For the James Bond collector, acquiring a rare or unique copy of any number of the fourteen Ian Fleming classics is an accomplishment. And, each individual Bond aficionado seems to have his or her favorite collection piece. Here, we’ve compiled a (subjective) list of the top five collectible James Bond novels. Did we include your top pick? If not, share what we missed in the comments below.
1.) Casino Royale
It only makes sense to start at the beginning. Ian Fleming’s first James Bond novel, Casino Royal, published in 1953, is essential to any James Bond collection. Only 4,500 copies were printed on the first print run — the smallest number of first print run copies of any James Bond novel. Fleming was a relatively unknown author when he published Casino Royale, as well as the second novel in the Bond series, Live and Let Die. As a result, a sizable portion of the first edition copies of Casino Royale were distributed to libraries. These now ex-library copies are much less valuable than the remaining selection of first editions (and collectors should watch for attempted removal of library stamps or other altering to the original work in an effort to ‘restore’ an ex-library copy). Acquiring a first edition of Casino Royale in its original dust jacket — without any library markings — is a feat. A book in fine or near fine condition with minimal rubbing and foxing can run a collector anywhere from $10,000 to $100,000+, depending on special markings, author inscriptions, etc. Casino Royale is the touchstone of a James Bond collection.
Moonraker, Fleming’s third installment in the Bond canon, is likewise an important acquisition for the Bond collector. Published in 1955 by Jonathan Cape, the initial print run was only 9,900. Acquiring one of these first edition books in its original dust jacket is a collection treasure, and the Moonraker dust jacket sets this collectible apart. Its design, which includes yellow, orange, and white colored flames as the backdrop for the title text, is subject to sunning. In other words, due to its coloration, the dust jacket tends to fade and darken over time. Finding a first edition of Moonraker in its original dust jacket which still possesses each of the three colored flames vibrantly — meaning, the white flame hasn’t browned, and the yellow flame hasn’t faded away — is quite an accomplishment in the James Bond collecting experience.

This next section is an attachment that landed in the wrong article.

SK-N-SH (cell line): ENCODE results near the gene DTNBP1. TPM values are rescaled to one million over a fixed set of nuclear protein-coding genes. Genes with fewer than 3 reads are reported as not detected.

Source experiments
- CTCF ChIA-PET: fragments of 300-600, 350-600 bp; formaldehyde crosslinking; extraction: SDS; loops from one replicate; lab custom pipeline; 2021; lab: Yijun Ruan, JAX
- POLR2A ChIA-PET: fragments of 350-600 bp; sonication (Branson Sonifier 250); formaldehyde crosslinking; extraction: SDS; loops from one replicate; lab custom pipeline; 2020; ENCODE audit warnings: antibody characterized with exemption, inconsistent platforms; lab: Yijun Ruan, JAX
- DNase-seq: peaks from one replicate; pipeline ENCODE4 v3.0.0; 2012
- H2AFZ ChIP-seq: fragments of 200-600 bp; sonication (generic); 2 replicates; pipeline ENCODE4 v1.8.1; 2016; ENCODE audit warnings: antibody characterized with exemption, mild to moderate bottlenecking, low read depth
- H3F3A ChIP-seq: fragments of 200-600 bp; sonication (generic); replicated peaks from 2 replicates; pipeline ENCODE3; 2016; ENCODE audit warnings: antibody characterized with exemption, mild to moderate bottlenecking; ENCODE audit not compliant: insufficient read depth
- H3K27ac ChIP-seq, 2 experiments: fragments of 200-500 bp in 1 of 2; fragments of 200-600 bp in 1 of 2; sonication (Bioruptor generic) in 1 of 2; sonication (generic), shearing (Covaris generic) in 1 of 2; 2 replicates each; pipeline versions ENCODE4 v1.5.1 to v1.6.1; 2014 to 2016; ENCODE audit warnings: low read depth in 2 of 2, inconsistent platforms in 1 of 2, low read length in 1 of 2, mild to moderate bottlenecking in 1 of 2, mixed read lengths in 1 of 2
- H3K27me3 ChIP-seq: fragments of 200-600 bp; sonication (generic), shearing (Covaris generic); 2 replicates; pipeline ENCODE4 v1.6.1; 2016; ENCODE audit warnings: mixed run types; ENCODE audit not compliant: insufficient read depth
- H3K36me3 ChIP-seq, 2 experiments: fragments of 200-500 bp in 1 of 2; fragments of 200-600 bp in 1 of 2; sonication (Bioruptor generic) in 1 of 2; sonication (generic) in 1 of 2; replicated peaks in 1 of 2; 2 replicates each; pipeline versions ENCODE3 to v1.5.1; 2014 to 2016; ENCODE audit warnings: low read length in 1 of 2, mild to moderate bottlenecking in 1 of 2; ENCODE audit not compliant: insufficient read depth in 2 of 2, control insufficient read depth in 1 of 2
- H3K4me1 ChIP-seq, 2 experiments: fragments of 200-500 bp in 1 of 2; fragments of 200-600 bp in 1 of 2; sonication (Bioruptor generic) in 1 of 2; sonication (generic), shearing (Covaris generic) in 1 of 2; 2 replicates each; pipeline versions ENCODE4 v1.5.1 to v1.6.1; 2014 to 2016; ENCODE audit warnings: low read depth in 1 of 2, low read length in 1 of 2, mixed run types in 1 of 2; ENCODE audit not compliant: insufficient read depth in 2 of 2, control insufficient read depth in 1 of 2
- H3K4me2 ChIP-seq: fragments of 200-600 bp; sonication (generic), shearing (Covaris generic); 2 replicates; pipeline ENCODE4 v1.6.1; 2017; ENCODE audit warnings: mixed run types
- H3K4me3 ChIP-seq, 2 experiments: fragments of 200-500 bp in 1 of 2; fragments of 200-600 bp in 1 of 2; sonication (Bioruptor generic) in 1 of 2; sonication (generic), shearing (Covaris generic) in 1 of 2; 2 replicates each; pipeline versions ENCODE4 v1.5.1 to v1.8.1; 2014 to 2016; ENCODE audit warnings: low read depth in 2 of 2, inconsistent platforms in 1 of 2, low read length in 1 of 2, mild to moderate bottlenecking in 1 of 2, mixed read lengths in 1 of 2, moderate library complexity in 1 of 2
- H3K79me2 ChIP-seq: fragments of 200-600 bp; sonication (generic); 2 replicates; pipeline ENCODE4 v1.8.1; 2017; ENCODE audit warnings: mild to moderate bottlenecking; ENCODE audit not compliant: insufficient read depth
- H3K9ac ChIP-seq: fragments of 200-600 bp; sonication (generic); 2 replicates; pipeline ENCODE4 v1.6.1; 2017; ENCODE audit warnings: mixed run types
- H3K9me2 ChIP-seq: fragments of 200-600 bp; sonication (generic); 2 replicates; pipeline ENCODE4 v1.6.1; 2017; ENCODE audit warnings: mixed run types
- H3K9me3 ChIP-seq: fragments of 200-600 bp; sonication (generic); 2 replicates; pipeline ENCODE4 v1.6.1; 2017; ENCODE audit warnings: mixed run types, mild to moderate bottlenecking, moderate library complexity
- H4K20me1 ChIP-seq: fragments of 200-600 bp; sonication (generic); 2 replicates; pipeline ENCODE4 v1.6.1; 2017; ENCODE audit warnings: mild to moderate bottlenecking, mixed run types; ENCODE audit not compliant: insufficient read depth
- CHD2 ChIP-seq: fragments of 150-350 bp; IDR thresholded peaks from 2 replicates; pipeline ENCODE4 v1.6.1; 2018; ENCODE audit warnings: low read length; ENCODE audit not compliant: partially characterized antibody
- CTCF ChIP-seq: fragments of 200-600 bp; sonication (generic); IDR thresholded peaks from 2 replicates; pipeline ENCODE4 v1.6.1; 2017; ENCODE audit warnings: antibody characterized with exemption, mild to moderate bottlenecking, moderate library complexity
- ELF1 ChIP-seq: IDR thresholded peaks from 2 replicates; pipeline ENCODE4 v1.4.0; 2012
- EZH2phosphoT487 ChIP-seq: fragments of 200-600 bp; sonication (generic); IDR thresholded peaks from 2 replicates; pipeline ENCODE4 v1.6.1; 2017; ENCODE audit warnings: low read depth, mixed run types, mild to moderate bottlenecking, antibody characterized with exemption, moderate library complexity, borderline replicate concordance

3.) Diamonds Are Forever
From flames to diamonds, it’s hard to argue with the pure aesthetic quality of a first edition copy of Diamonds Are Forever. Fleming’s fourth novel was first published in 1956, and 14,500 copies were printed. The book itself is black with a shading effect, thanks to delicate cross hatching. Front and center is a silver diamond, and the title on the spine is also silver. The original dust jacket is black and features Bond girl Tiffany Case. Some of the white or light colored text may be subject to fading and sunning, but finding a copy with crisp lettering is sure to make a beautiful addition to one’s collection. A first edition/first printing of Diamonds Are Forever with crisp corners and no writing or marks can cost a collector upwards of $15,000. And an association copy, despite showing signs of use, is worth a similar price.
4.) The Spy Who Loved Me
Published in 1962, The Spy Who Loved Me was Ian Fleming’s failed experiment. In fact, it’s the Bond novel he didn’t want us to read. Straying completely from his usual form, he tells this tale from the perspective of Vivienne Michel and doesn’t even get to Bond until mid-way through. Only 30,000 copies were printed initially, only about half of the amount that were printed on his previous novel, Thunderball’s, first print run. Thus, The Spy Who Loved Me is often considered to hold more value. The original dust jacket is a lighter color, and as such, finding a bright colored jacket of this book that Fleming tried to cover up is almost like doing your own bit of secret agent work. An association copy, or one with an inscription from Fleming himself, will sell for $25,000.
5.) The Man With the Golden Gun
Finally, Ian Fleming’s last official novel, The Man With the Golden Gun, published posthumously in 1965, is an essential pick for a list of top five collectible James Bond novels. Since it was published more recently and numerous first print run copies were made available (82,000), a James Bond collector may be able to come by a fine copy of this classic for less of a premium. Many contest that The Man With the Golden Gun is not one of Fleming’s better efforts; the work itself seems almost unfinished and lacking the usual Bond book panache. Mostly, this is due to Fleming’s failing health as he worked out his final Bond tale. The fact that this is the last work Fleming touched before he died — even mentioned in his obituary — makes it a fitting piece to add to a comprehensive James Bond collection. What’s more, the first print run of The Man with the Golden Gun had an embossed gold gun on the cover (under the dust jacket). This was discontinued early, and so there are only a few copies on the market. The gun did not hold up well over time, so finding a pristine copy is very difficult and valuable.